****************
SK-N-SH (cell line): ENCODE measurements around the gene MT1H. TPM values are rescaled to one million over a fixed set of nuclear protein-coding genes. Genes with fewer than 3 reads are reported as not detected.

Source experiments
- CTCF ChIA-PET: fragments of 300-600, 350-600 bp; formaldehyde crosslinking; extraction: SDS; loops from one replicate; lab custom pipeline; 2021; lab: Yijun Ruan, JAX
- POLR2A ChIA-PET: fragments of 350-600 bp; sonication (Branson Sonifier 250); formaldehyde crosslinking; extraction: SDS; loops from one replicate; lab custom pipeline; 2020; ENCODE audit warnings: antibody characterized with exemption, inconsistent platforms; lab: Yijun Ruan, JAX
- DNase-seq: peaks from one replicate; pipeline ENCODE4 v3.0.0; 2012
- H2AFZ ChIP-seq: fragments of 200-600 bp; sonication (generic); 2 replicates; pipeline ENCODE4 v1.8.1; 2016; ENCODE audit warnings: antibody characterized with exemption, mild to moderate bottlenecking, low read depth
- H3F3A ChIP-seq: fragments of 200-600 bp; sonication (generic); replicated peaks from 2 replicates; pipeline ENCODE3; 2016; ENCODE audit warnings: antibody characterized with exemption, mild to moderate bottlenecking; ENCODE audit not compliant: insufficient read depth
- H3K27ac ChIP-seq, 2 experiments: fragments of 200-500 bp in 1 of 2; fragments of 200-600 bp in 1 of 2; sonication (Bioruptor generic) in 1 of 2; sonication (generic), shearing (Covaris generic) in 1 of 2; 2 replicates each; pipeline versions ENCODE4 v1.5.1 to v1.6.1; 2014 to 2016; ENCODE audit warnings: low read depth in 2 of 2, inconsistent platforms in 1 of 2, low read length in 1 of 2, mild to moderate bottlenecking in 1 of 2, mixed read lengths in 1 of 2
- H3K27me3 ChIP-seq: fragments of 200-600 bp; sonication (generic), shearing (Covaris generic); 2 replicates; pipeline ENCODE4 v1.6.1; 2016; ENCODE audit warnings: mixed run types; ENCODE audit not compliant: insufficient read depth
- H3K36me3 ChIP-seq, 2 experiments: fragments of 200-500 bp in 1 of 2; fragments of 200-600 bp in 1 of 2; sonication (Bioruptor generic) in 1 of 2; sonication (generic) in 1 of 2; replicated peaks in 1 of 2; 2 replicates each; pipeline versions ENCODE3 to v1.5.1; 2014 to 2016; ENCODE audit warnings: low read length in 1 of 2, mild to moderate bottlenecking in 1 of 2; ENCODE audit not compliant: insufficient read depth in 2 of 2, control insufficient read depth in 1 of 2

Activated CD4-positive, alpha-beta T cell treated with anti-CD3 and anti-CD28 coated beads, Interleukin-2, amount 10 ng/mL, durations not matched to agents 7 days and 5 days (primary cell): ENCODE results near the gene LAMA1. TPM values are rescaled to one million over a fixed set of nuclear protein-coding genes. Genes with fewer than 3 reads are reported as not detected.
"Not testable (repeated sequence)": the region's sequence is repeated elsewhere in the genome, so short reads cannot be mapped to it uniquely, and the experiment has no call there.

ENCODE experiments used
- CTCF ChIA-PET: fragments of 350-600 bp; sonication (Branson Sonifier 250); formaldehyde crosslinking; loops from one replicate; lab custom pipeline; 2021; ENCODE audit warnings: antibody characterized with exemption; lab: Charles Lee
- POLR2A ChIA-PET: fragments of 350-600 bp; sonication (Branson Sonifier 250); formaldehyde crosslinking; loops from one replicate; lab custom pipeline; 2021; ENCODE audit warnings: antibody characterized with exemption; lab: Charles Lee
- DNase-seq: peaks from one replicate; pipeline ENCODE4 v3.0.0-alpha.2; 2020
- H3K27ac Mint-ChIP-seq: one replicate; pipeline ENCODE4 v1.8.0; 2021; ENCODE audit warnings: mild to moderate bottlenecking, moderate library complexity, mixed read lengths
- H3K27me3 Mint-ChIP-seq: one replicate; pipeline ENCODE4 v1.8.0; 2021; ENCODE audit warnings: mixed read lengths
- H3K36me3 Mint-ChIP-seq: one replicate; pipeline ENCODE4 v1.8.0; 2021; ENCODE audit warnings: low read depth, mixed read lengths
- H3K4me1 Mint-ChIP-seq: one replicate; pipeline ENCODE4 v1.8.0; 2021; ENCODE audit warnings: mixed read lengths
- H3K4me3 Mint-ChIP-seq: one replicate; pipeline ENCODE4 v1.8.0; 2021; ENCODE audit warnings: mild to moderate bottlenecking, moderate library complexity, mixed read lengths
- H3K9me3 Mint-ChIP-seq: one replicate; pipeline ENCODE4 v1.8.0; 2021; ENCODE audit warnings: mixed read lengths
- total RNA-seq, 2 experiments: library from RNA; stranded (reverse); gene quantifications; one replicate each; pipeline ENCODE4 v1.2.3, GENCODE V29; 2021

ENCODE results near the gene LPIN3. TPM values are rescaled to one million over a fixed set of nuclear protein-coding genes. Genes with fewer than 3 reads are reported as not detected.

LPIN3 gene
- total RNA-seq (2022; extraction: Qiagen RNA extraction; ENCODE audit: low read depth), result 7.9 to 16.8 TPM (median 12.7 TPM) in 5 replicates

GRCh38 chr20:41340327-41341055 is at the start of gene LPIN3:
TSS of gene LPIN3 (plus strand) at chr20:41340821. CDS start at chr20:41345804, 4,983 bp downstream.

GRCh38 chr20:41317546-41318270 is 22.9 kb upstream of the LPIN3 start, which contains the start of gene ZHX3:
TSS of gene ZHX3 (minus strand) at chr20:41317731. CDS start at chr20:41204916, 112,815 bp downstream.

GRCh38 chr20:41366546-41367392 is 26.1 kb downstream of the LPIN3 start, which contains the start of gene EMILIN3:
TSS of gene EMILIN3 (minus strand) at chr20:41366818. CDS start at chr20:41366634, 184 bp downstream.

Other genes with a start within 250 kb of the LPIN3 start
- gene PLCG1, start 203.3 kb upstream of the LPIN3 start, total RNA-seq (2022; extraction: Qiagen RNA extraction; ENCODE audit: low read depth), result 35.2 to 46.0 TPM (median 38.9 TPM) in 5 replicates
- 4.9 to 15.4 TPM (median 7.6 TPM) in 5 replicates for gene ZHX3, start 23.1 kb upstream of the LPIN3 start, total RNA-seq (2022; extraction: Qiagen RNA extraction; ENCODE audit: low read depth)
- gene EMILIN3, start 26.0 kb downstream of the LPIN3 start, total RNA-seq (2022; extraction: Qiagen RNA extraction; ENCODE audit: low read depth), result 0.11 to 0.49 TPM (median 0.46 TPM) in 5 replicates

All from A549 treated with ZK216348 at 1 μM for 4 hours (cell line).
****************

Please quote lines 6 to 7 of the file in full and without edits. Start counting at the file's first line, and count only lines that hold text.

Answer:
- H2AFZ ChIP-seq: fragments of 200-600 bp; sonication (generic); 2 replicates; pipeline ENCODE4 v1.8.1; 2016; ENCODE audit warnings: antibody characterized with exemption, mild to moderate bottlenecking, low read depth
- H3F3A ChIP-seq: fragments of 200-600 bp; sonication (generic); replicated peaks from 2 replicates; pipeline ENCODE3; 2016; ENCODE audit warnings: antibody characterized with exemption, mild to moderate bottlenecking; ENCODE audit not compliant: insufficient read depth